Aarhus: “Let’s Rethink” – Sustainable architecture, diversity and democracy.

Julien De Smedt JDS, Schmidt Hammer Lassen Architects, Henning Larsen Architects,


Lonely Planet calls Aarhus the second best destination in Europe this year in its “Best in Europe 2016” list. The affable Danish runner-up is a city that has plenty to offer in terms of architecture and design, with its museums, art galleries, arts and crafts, coffee shops and starred restaurants, all in a stunning natural setting.

Aarhus: “Let’s Rethink” – Sustainable architecture, diversity and democracy.
Easy to get by train or domestic flight from Copenhagen, Aarhus has been nominated European Cultural Capital of 2017 and European Gastronomic Region of 2017. A young, lively city offering everything from beaches and forests, fjords and coastline to UNESCO heritage sites such as the Jelling runestones and plenty of contemporary architecture.

ARoS – Contemporary art museum - SchmidtHammerLassen.
The museum contained in a 17,700 square metre building was designed by Danish architectural studio SchmidtHammerLassen.On the roof of the museum building is “Your Rainbow Panorama”, an artwork by Ólafur Elíasson inaugurated in 2011
. It is a round skywalk with big windows in all the colours of the rainbow, allowing visitors to enjoy views of the city in different colours from different locations. The museum’s collections include works by Danish artists from the 18th century to the present as well as the work of contemporary artists from all over the world, with a special section reserved for light art, video art and installations. Its unusual coloured structure has made it Denmark’s second most visited museum.
MOESGARD Museum - Henning Larsen Architects
History buffs, particularly those with an interest in the Vikings, should really pay a visit to the Moesgård Museum, a museum of ethnography with a focus on Viking art. The recently renovated museum building is a splendid example of modern architecture that fits perfectly into its natural surroundings, thanks to a grass-covered roof from which visitors can admire the forest around the building. The sloped roof covered with grass makes the building designed by Henning Larsen Architects a landmark that can even be seen from boats out at sea. The rectangular shape of the roof stands out in the landscape, and is transformed into a picnic area, conference space and place for celebrating local events in summer. The building’s interior was designed to be like a terraced landscape inspired by archaeological digs revealing long-lost cities. The museum has brightly lit courtyards with trees, patios and little caves like ‘homes within a home’, and a central foyer at its heart containing a coffee shop and a courtyard, where visitors can enjoy the light coming in from the roof garden.
Harbour Square
A modern, advanced harbour that has seen many changes, an open, flexible space hosting the new Dokk1 library and the Iceberg housing development.
DOKK1 Library - Schmidt HammerLassen
Architect Schmidt Hammer Lassen has designed a space for citizens where knowledge and technology come together, an iconic project for sustainability, for DOKK1 was built to save energy by reusing existing materials and using natural products to protect the local environment. The construction has huge solar panels on its roof. The building was designed as a polygonal slice rising above a glass building which rests on a base with a big sculptural staircase. The structure looks like a spaceship divided into three parts, with four flights of stairs around its perimeter allowing visitors to enter on different levels: the building has neither a single access point nor an established front and back. Its interior is a big open space divided into different levels. The central volume, made of glass, contains the two main floors of the library, linked by a series of platforms on five offset levels, with areas set aside for exhibitions, games and reading rooms.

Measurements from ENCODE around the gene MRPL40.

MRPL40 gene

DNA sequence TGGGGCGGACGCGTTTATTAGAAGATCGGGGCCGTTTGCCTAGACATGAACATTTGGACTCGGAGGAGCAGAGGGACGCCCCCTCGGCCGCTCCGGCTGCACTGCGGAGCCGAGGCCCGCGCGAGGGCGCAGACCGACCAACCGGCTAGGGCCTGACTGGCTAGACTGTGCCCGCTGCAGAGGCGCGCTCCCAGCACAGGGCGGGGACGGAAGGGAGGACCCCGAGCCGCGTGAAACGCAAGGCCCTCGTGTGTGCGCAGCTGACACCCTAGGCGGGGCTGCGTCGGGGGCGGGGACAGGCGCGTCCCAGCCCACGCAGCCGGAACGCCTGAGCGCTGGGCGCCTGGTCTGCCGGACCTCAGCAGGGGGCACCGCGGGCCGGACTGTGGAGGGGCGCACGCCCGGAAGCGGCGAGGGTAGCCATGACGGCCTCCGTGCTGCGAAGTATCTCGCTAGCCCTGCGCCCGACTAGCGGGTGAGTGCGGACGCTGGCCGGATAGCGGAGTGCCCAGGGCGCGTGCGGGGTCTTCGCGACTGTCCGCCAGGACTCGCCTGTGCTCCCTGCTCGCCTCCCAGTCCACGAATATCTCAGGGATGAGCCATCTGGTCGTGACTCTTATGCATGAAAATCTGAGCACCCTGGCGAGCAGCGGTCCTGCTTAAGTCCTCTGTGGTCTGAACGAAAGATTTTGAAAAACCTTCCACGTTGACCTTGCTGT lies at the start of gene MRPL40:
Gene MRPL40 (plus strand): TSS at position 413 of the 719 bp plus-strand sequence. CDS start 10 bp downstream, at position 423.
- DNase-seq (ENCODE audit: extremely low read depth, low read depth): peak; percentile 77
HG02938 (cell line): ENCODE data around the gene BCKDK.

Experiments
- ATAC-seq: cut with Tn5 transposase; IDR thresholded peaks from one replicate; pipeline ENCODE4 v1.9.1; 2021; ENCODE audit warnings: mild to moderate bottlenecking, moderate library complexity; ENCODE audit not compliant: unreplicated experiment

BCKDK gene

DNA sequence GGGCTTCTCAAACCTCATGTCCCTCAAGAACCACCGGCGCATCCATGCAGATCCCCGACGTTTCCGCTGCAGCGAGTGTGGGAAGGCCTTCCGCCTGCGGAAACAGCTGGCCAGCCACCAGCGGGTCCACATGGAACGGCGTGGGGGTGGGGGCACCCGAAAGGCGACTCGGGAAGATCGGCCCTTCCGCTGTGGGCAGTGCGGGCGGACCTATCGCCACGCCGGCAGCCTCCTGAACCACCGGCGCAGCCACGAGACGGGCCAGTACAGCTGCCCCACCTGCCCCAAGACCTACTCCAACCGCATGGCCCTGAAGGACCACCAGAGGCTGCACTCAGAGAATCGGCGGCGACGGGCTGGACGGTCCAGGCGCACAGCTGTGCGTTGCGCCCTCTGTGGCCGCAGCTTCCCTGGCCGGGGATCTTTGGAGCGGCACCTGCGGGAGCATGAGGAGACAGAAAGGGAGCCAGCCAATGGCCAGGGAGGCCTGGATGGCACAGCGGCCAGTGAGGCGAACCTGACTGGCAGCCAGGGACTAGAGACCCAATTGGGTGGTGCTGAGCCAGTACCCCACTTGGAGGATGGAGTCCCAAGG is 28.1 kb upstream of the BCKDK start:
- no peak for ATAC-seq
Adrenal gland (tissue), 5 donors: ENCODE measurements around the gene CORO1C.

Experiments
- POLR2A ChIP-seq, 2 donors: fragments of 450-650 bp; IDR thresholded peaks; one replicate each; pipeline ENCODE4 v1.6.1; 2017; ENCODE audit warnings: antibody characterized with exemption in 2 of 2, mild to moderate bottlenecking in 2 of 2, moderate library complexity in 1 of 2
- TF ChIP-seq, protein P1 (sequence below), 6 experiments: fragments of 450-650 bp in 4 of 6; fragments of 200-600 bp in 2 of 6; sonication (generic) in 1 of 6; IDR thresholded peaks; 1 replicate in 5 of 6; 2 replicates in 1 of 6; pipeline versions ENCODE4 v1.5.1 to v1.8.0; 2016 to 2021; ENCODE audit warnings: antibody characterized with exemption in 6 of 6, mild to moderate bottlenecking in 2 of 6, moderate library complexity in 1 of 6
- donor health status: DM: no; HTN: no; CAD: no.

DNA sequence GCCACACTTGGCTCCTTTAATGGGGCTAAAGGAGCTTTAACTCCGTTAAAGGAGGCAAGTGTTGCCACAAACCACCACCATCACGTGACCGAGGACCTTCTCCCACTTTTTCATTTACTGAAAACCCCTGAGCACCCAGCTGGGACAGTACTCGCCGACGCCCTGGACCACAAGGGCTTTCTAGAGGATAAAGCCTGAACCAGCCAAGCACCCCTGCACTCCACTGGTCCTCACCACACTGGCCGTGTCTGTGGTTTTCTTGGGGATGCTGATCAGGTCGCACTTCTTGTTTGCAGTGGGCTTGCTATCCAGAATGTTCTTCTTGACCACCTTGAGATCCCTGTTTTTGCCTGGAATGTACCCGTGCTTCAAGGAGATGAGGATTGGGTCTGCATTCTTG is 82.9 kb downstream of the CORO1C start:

Iceberg – Housing development - JDS/Julien De Smedt architects, Cebra, Louis Paillard and SeARCH
This housing complex by JDS/Julien De Smedt architects, Cebra, Louis Paillard and SeARCH is located in a former container terminal site and was built as part of a general plan for development of the city and regeneration of its waterfront. One third of the 200 apartments are designed to provide low-cost housing, integrating people of different social backgrounds in the new neighbourhood. Peaks and canyons give the design iconic value and make sure that all its residents get plenty of daylight and breath-taking views of the sea. The project provides unequalled living quality and makes an ambitious architectural statement on the city’s new waterfront.
Den Gamle By,
The city’s history and culture are featured in this open-air museum opened in 1909, when a series of colourful half-timbered houses from various Danish cities were brought together. The open-air museum reconstructs life in the city from the late 18th century to the 1970s, bringing history back to life with workshops and people in period costume. The houses are divided by time period, and Den Gamle By offers numerous points of interest ranging from a distillery to a textiles mill, a tobacco mill and a bakery.

The city also has plenty of shops representing all the best Nordic brands. Its Latin Quarter, with Volden, Badstuegade and Guldsmedgade streets, is particularly well-known for its interior design showrooms and fashion boutiques.
And above all, Aarhus is a city beyond comparison for foodies: the natural habitat of New Nordic Cuisine, it has plenty of starred restaurants which participate in the city’s annual food festival. One of the best-known of these is Gastromée Hærværk, famous for offering a different menu at each table.

Cintya Concari
Images: VisitDenmark – photos by Kim Wyon


Stay in touch with the protagonists of architecture, Subscribe to the Floornature Newsletter